Hello ladies and gentlemen, Muldoon here with a fun interview with Ben Browder about his latest film, BAD KIDS OF CRESTVIEW ACADEMY. You've likely seen a lot of Ben's acting chops featured on shows like FARSCAPE and STARGATE, though this time around he's in the director's chair. The film hit screens and VOD on the 13th, and reviews have been coming in. I found it a fun, silly film with pockets of gold sprinkled in throughout. It has a fresh cast and a story that's simply bizarre, with gore gags left and right! I had the opportunity to speak with Ben a few weeks back, and with respects to his acting career, I really did try to keep the conversation geared towards his directing gig on this one, so for those in the audience expecting FARSCAPE talk - perhaps next time. If you've seen the first film in the BAD KIDS franchise, then you've got a lovely idea of what BAD KIDS OF CRESTVIEW ACADEMY has in store for you. For those out there that have no clue what I'm talking about, head over to the film's website and poke around if you're curious. Regardless, I really enjoyed the bit of time I got to pick Ben's brain and hope you folks enjoy the read!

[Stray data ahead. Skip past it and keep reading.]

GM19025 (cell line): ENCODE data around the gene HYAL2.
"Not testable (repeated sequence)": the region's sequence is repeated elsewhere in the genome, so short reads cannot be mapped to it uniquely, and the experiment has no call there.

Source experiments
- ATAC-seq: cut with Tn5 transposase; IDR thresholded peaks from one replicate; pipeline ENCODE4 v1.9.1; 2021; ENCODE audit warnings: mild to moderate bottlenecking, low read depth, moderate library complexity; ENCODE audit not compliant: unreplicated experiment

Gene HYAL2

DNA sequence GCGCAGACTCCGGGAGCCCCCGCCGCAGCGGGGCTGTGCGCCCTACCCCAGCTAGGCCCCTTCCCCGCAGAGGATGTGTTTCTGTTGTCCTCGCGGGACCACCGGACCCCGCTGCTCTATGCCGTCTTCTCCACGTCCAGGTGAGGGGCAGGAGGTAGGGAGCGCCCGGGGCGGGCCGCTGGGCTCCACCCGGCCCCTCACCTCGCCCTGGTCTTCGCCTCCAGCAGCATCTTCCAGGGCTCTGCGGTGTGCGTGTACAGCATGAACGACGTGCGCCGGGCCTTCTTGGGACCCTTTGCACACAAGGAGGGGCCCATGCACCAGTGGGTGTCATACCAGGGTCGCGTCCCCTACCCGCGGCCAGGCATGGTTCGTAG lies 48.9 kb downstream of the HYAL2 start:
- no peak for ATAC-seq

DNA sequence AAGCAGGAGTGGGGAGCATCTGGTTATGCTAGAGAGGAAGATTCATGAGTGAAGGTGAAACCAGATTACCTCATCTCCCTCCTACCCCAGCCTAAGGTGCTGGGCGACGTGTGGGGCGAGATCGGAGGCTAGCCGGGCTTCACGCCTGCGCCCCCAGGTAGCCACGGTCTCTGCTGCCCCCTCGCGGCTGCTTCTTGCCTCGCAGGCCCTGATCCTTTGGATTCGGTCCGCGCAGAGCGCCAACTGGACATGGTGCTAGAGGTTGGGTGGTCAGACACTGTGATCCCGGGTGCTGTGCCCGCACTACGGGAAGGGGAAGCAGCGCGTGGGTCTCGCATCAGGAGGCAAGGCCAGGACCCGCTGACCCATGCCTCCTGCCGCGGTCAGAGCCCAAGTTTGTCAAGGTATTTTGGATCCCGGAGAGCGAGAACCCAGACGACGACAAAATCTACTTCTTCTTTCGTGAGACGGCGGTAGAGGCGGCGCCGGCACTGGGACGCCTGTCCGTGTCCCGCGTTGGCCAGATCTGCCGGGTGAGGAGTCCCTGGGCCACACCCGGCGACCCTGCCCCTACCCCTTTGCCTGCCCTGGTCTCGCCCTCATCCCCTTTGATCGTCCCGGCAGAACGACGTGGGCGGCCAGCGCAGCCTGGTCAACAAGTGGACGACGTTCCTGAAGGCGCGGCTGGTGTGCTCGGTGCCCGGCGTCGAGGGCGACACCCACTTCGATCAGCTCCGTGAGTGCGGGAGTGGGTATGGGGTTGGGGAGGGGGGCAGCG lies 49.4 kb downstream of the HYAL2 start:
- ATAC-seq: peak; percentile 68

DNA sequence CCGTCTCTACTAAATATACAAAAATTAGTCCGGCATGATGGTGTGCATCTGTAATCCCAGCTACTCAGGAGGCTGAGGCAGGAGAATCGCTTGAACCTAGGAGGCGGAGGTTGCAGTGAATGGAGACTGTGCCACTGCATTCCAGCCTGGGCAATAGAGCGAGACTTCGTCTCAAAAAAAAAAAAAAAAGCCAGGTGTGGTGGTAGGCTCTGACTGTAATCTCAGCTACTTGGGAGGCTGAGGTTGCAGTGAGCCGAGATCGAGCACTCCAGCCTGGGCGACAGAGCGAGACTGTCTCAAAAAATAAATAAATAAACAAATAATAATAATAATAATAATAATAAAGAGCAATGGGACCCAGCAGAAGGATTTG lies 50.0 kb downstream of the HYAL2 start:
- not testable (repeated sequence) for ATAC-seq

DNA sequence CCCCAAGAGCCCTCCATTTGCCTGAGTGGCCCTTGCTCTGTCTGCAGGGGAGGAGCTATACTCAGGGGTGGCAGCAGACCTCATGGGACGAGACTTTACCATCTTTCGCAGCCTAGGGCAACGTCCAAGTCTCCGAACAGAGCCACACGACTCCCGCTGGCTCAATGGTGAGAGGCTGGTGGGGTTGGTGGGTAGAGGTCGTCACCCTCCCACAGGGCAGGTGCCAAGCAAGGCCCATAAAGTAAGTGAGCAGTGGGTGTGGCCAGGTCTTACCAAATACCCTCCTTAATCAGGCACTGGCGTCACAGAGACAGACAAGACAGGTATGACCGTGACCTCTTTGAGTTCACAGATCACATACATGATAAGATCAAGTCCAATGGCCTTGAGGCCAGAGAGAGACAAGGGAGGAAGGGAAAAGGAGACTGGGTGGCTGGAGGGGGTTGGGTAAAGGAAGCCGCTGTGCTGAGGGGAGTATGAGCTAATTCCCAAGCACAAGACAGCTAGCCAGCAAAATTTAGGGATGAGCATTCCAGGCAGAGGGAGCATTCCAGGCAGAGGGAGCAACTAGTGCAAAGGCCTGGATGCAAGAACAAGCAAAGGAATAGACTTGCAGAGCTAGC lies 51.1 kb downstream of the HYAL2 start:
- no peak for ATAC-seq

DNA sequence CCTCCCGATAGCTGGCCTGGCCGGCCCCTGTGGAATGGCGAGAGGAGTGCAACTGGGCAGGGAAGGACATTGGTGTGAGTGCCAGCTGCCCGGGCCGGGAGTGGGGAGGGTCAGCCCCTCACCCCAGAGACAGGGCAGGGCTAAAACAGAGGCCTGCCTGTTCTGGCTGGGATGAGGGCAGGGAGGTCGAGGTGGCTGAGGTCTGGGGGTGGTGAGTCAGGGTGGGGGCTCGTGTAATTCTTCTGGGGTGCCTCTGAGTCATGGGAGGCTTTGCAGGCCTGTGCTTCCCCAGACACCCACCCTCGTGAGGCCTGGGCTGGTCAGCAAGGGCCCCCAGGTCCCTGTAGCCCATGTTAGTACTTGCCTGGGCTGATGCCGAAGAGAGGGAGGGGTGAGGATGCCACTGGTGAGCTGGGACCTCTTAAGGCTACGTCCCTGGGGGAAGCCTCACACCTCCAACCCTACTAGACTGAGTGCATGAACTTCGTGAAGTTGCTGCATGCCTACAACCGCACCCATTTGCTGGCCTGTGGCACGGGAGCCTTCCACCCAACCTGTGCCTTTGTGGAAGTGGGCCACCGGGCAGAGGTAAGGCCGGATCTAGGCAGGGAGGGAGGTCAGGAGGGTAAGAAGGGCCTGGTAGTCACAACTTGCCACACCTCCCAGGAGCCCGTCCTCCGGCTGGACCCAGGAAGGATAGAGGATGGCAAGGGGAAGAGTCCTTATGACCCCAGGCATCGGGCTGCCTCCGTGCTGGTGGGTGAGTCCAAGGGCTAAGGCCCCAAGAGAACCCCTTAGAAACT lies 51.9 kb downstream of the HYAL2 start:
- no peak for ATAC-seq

Hi Ben, thanks for taking the time to chat with me today. Given you're more well-known as an actor, how did you find yourself in the director's chair for this one?
The guys in Texas offered me a job, one of those horrendous blunders producers make on occasion. (Laughs) They called me up and said "Hey, would you be interested?" I thought about it for about 30 seconds and went "Yeah! That sounds like fun. It sounds like something that you've got to do once in your life." They offered me the job and I looked over the script and went "Yeah, I think we can make a movie. I think it can be shot. I'll maybe get a paycheck and hopefully learn something in the process."
It was all those things. I got a tiny paycheck and i had a lot of fun and I learned an awful lot. It was a great experience.